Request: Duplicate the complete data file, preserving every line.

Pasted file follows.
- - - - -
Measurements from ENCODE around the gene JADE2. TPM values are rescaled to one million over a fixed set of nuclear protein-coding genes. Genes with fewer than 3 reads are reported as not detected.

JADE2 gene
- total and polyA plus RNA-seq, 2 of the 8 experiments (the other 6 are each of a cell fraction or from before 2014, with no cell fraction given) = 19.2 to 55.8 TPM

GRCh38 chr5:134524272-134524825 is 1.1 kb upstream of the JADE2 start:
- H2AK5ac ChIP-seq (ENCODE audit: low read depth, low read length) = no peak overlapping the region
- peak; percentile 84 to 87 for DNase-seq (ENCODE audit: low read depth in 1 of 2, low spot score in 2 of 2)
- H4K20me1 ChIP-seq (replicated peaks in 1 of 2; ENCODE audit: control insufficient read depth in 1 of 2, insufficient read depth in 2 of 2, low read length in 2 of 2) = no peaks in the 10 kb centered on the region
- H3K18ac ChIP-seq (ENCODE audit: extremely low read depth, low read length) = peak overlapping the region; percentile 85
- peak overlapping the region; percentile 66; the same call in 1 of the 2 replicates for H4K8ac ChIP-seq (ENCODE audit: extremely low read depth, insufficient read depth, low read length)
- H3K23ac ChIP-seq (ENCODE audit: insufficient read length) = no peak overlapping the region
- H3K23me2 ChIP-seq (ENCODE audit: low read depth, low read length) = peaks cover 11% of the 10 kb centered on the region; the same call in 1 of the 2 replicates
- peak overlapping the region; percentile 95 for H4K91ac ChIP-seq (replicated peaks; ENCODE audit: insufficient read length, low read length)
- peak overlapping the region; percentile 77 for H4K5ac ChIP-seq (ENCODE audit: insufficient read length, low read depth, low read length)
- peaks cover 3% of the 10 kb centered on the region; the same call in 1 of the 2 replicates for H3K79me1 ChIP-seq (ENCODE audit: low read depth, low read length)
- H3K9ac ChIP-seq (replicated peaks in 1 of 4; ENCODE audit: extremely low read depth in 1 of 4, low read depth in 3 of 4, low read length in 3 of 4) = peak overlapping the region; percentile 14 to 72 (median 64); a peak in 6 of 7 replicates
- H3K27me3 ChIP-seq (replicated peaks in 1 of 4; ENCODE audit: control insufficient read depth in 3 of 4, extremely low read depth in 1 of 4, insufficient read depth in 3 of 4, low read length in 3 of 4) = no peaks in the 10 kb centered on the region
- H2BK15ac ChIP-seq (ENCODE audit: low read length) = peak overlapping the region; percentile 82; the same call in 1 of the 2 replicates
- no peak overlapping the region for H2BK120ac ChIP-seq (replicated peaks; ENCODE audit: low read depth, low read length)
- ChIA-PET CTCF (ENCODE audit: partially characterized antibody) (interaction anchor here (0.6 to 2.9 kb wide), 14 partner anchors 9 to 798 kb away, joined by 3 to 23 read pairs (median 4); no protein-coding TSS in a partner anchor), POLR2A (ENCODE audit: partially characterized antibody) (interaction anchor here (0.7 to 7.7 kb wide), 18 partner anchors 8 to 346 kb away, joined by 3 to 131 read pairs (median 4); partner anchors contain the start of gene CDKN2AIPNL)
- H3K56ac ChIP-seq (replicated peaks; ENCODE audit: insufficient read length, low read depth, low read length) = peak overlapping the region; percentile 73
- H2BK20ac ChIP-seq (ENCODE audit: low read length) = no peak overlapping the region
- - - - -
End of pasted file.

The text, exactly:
Measurements from ENCODE around the gene JADE2. TPM values are rescaled to one million over a fixed set of nuclear protein-coding genes. Genes with fewer than 3 reads are reported as not detected.

JADE2 gene
- total and polyA plus RNA-seq, 2 of the 8 experiments (the other 6 are each of a cell fraction or from before 2014, with no cell fraction given) = 19.2 to 55.8 TPM

GRCh38 chr5:134524272-134524825 is 1.1 kb upstream of the JADE2 start:
- H2AK5ac ChIP-seq (ENCODE audit: low read depth, low read length) = no peak overlapping the region
- peak; percentile 84 to 87 for DNase-seq (ENCODE audit: low read depth in 1 of 2, low spot score in 2 of 2)
- H4K20me1 ChIP-seq (replicated peaks in 1 of 2; ENCODE audit: control insufficient read depth in 1 of 2, insufficient read depth in 2 of 2, low read length in 2 of 2) = no peaks in the 10 kb centered on the region
- H3K18ac ChIP-seq (ENCODE audit: extremely low read depth, low read length) = peak overlapping the region; percentile 85
- peak overlapping the region; percentile 66; the same call in 1 of the 2 replicates for H4K8ac ChIP-seq (ENCODE audit: extremely low read depth, insufficient read depth, low read length)
- H3K23ac ChIP-seq (ENCODE audit: insufficient read length) = no peak overlapping the region
- H3K23me2 ChIP-seq (ENCODE audit: low read depth, low read length) = peaks cover 11% of the 10 kb centered on the region; the same call in 1 of the 2 replicates
- peak overlapping the region; percentile 95 for H4K91ac ChIP-seq (replicated peaks; ENCODE audit: insufficient read length, low read length)
- peak overlapping the region; percentile 77 for H4K5ac ChIP-seq (ENCODE audit: insufficient read length, low read depth, low read length)
- peaks cover 3% of the 10 kb centered on the region; the same call in 1 of the 2 replicates for H3K79me1 ChIP-seq (ENCODE audit: low read depth, low read length)
- H3K9ac ChIP-seq (replicated peaks in 1 of 4; ENCODE audit: extremely low read depth in 1 of 4, low read depth in 3 of 4, low read length in 3 of 4) = peak overlapping the region; percentile 14 to 72 (median 64); a peak in 6 of 7 replicates
- H3K27me3 ChIP-seq (replicated peaks in 1 of 4; ENCODE audit: control insufficient read depth in 3 of 4, extremely low read depth in 1 of 4, insufficient read depth in 3 of 4, low read length in 3 of 4) = no peaks in the 10 kb centered on the region
- H2BK15ac ChIP-seq (ENCODE audit: low read length) = peak overlapping the region; percentile 82; the same call in 1 of the 2 replicates
- no peak overlapping the region for H2BK120ac ChIP-seq (replicated peaks; ENCODE audit: low read depth, low read length)
- ChIA-PET CTCF (ENCODE audit: partially characterized antibody) (interaction anchor here (0.6 to 2.9 kb wide), 14 partner anchors 9 to 798 kb away, joined by 3 to 23 read pairs (median 4); no protein-coding TSS in a partner anchor), POLR2A (ENCODE audit: partially characterized antibody) (interaction anchor here (0.7 to 7.7 kb wide), 18 partner anchors 8 to 346 kb away, joined by 3 to 131 read pairs (median 4); partner anchors contain the start of gene CDKN2AIPNL)
- H3K56ac ChIP-seq (replicated peaks; ENCODE audit: insufficient read length, low read depth, low read length) = peak overlapping the region; percentile 73
- H2BK20ac ChIP-seq (ENCODE audit: low read length) = no peak overlapping the region